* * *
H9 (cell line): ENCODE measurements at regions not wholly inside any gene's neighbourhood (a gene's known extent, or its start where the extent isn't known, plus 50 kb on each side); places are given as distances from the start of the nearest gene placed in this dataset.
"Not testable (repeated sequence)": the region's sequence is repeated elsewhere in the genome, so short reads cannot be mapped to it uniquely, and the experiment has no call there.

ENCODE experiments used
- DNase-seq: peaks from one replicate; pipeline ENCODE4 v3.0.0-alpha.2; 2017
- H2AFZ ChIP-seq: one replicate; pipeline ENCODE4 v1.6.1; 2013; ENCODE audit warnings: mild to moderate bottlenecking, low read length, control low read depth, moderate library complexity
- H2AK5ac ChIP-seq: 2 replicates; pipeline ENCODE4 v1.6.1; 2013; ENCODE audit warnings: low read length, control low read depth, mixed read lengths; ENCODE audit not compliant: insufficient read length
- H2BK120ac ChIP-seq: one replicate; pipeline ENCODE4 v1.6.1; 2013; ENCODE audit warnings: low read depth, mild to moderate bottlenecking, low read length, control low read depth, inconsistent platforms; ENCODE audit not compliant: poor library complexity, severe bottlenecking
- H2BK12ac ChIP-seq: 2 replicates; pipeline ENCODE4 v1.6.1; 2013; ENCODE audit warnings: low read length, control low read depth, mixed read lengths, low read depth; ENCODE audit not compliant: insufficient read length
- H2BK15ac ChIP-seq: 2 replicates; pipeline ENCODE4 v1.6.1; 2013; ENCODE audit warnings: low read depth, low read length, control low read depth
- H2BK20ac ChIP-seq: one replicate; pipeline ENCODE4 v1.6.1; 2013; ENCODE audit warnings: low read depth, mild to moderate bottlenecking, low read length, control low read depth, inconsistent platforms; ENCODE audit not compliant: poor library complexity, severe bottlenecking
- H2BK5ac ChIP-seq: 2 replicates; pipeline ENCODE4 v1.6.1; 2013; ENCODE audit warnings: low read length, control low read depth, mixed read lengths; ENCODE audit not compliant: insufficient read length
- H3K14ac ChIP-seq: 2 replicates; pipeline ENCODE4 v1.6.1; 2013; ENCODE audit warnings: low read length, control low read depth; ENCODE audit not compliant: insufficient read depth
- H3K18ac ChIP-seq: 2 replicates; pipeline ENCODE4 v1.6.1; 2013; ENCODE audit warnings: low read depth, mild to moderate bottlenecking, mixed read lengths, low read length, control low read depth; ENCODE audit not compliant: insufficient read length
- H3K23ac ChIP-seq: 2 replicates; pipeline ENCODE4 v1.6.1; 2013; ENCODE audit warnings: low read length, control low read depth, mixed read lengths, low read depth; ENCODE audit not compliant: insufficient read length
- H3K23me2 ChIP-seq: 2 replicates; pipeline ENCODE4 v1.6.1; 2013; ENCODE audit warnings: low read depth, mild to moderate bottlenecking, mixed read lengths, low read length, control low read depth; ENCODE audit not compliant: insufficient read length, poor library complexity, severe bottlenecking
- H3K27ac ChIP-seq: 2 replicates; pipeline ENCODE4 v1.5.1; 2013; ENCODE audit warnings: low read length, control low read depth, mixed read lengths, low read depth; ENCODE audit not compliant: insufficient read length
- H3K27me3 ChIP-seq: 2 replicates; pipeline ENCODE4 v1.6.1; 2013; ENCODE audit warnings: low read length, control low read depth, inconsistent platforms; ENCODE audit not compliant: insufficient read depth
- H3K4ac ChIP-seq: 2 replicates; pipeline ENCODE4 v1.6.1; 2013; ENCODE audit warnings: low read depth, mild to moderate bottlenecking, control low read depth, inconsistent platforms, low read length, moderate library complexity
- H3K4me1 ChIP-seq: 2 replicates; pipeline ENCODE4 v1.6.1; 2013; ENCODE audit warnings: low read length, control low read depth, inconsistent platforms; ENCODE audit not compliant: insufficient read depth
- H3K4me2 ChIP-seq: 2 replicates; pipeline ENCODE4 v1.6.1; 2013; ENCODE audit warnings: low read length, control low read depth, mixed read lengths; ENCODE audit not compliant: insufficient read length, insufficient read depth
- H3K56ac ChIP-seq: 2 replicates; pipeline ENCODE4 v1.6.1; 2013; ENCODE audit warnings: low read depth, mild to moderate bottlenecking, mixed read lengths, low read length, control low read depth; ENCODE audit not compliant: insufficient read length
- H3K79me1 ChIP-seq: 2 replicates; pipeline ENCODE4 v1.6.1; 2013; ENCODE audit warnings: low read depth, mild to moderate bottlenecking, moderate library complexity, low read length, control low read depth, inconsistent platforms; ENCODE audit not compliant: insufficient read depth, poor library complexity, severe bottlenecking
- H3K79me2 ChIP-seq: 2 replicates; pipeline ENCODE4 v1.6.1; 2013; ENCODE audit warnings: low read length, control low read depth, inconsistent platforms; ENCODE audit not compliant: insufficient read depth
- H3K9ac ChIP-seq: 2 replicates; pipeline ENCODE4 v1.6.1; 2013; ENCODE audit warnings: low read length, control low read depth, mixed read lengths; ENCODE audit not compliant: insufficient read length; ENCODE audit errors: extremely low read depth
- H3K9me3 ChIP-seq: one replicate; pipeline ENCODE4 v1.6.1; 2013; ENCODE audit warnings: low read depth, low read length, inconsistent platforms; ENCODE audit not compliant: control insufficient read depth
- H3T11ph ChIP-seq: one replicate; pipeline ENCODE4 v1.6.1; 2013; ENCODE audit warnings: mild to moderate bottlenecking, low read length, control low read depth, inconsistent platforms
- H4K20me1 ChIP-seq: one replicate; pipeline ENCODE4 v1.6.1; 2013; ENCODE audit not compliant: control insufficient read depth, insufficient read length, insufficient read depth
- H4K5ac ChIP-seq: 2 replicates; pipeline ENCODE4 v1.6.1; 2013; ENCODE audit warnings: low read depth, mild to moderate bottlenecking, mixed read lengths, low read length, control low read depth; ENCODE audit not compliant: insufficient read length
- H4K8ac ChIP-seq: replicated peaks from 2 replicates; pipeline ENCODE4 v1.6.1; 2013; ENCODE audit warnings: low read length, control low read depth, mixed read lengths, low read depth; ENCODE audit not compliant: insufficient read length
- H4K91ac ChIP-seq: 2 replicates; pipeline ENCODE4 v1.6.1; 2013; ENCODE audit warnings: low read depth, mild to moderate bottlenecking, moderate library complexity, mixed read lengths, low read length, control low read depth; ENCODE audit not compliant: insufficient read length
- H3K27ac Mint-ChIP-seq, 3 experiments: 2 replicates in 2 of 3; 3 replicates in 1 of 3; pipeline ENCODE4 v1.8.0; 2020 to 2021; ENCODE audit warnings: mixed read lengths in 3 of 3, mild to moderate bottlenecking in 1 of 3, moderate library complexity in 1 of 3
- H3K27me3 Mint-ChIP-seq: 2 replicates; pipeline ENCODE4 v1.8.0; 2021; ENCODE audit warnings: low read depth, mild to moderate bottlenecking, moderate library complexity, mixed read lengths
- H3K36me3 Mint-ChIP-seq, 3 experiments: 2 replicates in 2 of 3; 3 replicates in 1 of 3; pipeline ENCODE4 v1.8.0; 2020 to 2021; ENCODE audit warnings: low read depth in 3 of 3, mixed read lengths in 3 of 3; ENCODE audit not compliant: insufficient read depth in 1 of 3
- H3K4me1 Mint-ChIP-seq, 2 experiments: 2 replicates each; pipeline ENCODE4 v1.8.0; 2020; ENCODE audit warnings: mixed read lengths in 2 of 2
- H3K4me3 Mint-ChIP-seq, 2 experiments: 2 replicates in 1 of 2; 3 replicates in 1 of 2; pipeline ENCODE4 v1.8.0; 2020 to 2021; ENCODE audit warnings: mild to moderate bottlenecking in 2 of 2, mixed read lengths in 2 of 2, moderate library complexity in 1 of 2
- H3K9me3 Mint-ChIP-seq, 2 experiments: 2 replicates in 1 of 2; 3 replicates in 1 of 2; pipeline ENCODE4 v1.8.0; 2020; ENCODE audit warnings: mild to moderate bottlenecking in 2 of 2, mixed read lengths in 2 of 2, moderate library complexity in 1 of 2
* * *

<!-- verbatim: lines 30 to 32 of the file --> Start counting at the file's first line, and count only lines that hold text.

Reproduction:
- H4K91ac ChIP-seq: 2 replicates; pipeline ENCODE4 v1.6.1; 2013; ENCODE audit warnings: low read depth, mild to moderate bottlenecking, moderate library complexity, mixed read lengths, low read length, control low read depth; ENCODE audit not compliant: insufficient read length
- H3K27ac Mint-ChIP-seq, 3 experiments: 2 replicates in 2 of 3; 3 replicates in 1 of 3; pipeline ENCODE4 v1.8.0; 2020 to 2021; ENCODE audit warnings: mixed read lengths in 3 of 3, mild to moderate bottlenecking in 1 of 3, moderate library complexity in 1 of 3
- H3K27me3 Mint-ChIP-seq: 2 replicates; pipeline ENCODE4 v1.8.0; 2021; ENCODE audit warnings: low read depth, mild to moderate bottlenecking, moderate library complexity, mixed read lengths